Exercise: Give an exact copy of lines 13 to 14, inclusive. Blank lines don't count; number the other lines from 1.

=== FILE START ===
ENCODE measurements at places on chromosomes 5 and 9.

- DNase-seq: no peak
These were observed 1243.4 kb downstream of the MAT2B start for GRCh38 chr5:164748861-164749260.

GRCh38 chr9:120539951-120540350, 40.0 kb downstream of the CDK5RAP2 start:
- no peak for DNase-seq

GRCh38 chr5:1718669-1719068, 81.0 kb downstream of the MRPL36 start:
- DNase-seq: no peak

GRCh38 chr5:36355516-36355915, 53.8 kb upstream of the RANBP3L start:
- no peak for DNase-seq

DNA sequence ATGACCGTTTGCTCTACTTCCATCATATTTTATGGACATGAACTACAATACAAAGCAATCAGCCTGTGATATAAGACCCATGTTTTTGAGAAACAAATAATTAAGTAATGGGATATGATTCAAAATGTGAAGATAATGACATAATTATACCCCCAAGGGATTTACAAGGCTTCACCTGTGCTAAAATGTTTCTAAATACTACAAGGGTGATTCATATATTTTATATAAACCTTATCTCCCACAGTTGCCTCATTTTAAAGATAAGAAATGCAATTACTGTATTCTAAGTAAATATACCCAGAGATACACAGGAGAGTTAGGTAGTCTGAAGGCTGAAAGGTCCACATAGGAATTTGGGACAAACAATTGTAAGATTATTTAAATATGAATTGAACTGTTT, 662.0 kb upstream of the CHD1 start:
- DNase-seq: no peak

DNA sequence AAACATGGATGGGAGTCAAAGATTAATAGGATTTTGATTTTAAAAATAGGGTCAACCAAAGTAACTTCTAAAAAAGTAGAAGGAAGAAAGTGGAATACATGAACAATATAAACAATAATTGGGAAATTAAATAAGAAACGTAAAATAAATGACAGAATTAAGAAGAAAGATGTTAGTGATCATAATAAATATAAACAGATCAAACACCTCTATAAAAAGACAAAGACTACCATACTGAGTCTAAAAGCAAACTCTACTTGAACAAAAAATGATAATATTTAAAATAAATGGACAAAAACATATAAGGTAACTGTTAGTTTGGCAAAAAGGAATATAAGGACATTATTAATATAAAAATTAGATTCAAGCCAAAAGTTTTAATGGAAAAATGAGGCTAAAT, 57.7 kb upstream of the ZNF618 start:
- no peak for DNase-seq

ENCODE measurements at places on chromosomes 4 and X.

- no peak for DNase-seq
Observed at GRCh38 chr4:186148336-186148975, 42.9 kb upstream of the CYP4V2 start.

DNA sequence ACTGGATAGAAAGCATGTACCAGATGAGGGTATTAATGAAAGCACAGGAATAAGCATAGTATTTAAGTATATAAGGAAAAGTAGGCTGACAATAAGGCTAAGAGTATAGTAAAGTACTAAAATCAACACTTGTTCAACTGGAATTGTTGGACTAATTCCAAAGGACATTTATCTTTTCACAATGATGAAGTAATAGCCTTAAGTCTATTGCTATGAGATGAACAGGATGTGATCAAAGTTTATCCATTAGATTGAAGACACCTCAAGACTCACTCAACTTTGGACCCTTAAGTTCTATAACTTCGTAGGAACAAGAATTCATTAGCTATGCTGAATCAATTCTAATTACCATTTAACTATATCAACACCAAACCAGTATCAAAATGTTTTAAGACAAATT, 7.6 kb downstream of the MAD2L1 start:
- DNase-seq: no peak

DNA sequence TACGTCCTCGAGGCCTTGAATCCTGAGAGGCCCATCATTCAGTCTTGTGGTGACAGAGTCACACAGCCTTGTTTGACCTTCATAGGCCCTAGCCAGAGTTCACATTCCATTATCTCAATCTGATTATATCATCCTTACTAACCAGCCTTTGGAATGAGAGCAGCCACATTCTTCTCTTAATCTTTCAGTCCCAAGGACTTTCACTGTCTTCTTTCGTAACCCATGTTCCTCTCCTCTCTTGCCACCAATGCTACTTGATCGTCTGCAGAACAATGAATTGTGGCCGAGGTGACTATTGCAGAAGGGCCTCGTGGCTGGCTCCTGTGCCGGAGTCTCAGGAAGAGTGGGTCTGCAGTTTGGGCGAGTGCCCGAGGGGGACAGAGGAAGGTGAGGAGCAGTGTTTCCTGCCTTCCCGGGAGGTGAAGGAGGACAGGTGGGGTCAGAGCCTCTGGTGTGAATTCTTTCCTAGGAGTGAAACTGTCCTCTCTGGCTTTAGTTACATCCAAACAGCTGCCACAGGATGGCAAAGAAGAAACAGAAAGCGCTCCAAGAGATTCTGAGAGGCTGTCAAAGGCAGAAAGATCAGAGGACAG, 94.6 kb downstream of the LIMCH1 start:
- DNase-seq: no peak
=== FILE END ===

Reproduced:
- no peak for DNase-seq

ENCODE measurements at places on chromosomes 4 and X.